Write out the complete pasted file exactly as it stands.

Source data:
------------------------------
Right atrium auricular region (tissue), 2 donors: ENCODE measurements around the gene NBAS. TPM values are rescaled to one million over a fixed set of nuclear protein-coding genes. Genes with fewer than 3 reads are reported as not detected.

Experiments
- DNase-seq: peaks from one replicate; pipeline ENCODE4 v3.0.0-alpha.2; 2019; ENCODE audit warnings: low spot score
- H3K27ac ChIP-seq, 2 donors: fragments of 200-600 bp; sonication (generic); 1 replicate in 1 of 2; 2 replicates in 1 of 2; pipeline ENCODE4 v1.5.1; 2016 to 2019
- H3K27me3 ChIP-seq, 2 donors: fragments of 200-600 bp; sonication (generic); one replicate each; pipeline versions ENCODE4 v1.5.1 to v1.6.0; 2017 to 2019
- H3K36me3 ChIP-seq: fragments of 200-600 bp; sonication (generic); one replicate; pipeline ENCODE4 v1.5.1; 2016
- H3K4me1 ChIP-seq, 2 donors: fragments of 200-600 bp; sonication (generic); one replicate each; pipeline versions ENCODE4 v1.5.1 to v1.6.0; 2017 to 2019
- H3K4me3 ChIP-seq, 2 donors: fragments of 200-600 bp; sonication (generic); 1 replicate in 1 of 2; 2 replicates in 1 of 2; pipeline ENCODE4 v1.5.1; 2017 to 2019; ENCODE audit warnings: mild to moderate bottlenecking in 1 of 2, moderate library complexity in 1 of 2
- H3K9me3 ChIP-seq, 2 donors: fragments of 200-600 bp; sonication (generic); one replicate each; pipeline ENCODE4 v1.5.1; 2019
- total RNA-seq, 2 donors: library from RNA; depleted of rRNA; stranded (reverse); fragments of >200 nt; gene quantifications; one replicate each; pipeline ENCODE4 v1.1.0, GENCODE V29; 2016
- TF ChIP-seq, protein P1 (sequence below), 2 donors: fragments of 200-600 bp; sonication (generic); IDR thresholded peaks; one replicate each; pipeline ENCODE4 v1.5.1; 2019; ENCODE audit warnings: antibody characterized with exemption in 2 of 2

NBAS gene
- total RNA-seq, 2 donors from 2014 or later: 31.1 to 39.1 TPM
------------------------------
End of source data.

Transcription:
Right atrium auricular region (tissue), 2 donors: ENCODE measurements around the gene NBAS. TPM values are rescaled to one million over a fixed set of nuclear protein-coding genes. Genes with fewer than 3 reads are reported as not detected.

Experiments
- DNase-seq: peaks from one replicate; pipeline ENCODE4 v3.0.0-alpha.2; 2019; ENCODE audit warnings: low spot score
- H3K27ac ChIP-seq, 2 donors: fragments of 200-600 bp; sonication (generic); 1 replicate in 1 of 2; 2 replicates in 1 of 2; pipeline ENCODE4 v1.5.1; 2016 to 2019
- H3K27me3 ChIP-seq, 2 donors: fragments of 200-600 bp; sonication (generic); one replicate each; pipeline versions ENCODE4 v1.5.1 to v1.6.0; 2017 to 2019
- H3K36me3 ChIP-seq: fragments of 200-600 bp; sonication (generic); one replicate; pipeline ENCODE4 v1.5.1; 2016
- H3K4me1 ChIP-seq, 2 donors: fragments of 200-600 bp; sonication (generic); one replicate each; pipeline versions ENCODE4 v1.5.1 to v1.6.0; 2017 to 2019
- H3K4me3 ChIP-seq, 2 donors: fragments of 200-600 bp; sonication (generic); 1 replicate in 1 of 2; 2 replicates in 1 of 2; pipeline ENCODE4 v1.5.1; 2017 to 2019; ENCODE audit warnings: mild to moderate bottlenecking in 1 of 2, moderate library complexity in 1 of 2
- H3K9me3 ChIP-seq, 2 donors: fragments of 200-600 bp; sonication (generic); one replicate each; pipeline ENCODE4 v1.5.1; 2019
- total RNA-seq, 2 donors: library from RNA; depleted of rRNA; stranded (reverse); fragments of >200 nt; gene quantifications; one replicate each; pipeline ENCODE4 v1.1.0, GENCODE V29; 2016
- TF ChIP-seq, protein P1 (sequence below), 2 donors: fragments of 200-600 bp; sonication (generic); IDR thresholded peaks; one replicate each; pipeline ENCODE4 v1.5.1; 2019; ENCODE audit warnings: antibody characterized with exemption in 2 of 2

NBAS gene
- total RNA-seq, 2 donors from 2014 or later: 31.1 to 39.1 TPM